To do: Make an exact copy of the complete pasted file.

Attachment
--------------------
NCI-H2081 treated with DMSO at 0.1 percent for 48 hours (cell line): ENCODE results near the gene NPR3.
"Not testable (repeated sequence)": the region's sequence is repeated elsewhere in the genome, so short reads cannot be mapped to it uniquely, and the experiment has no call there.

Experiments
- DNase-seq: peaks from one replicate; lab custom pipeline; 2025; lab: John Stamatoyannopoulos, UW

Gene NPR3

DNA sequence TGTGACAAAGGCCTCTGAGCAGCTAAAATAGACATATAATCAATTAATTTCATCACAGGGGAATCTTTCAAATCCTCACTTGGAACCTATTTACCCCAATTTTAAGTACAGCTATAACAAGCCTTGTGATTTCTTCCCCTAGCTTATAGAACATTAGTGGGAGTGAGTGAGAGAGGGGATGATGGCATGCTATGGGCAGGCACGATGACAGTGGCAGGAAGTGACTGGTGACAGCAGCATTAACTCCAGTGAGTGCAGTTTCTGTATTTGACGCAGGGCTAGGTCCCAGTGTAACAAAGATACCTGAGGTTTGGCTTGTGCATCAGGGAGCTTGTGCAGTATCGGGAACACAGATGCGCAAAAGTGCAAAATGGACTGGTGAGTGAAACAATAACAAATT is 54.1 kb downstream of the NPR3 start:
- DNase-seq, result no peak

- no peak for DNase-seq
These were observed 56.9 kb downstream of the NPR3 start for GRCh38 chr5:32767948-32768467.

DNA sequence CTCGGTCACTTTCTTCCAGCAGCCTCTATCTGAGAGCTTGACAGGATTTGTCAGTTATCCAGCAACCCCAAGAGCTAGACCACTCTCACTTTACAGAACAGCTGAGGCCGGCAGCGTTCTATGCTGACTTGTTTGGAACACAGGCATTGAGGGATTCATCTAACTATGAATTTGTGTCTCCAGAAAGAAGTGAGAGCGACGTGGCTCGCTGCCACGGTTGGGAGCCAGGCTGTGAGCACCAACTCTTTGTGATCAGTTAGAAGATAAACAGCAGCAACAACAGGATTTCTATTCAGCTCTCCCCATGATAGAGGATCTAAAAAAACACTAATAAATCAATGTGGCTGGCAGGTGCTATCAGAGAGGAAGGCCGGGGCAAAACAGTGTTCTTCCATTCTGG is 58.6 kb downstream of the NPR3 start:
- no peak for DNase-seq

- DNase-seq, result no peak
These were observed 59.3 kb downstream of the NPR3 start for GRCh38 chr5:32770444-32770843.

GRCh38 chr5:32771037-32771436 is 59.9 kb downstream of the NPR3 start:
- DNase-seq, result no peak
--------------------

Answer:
NCI-H2081 treated with DMSO at 0.1 percent for 48 hours (cell line): ENCODE results near the gene NPR3.
"Not testable (repeated sequence)": the region's sequence is repeated elsewhere in the genome, so short reads cannot be mapped to it uniquely, and the experiment has no call there.

Experiments
- DNase-seq: peaks from one replicate; lab custom pipeline; 2025; lab: John Stamatoyannopoulos, UW

Gene NPR3

DNA sequence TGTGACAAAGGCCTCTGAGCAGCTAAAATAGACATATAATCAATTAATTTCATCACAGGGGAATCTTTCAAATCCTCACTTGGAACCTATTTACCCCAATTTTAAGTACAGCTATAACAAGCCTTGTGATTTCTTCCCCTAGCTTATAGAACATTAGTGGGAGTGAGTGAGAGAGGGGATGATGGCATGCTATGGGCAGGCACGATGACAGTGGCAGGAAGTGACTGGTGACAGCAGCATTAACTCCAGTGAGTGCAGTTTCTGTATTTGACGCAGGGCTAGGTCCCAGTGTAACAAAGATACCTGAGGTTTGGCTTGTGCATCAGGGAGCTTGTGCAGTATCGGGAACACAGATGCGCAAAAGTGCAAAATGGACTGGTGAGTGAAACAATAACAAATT is 54.1 kb downstream of the NPR3 start:
- DNase-seq, result no peak

- no peak for DNase-seq
These were observed 56.9 kb downstream of the NPR3 start for GRCh38 chr5:32767948-32768467.

DNA sequence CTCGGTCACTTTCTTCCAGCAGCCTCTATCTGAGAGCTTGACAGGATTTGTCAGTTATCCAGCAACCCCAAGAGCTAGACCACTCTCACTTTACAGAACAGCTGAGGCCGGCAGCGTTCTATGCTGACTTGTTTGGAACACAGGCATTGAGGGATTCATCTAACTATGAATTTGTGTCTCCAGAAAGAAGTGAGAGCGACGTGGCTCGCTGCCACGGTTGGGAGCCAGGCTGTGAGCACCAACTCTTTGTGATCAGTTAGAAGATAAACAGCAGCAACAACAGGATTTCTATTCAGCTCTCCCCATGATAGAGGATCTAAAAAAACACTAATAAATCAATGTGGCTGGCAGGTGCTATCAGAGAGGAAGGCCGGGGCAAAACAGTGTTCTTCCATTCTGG is 58.6 kb downstream of the NPR3 start:
- no peak for DNase-seq

- DNase-seq, result no peak
These were observed 59.3 kb downstream of the NPR3 start for GRCh38 chr5:32770444-32770843.

GRCh38 chr5:32771037-32771436 is 59.9 kb downstream of the NPR3 start:
- DNase-seq, result no peak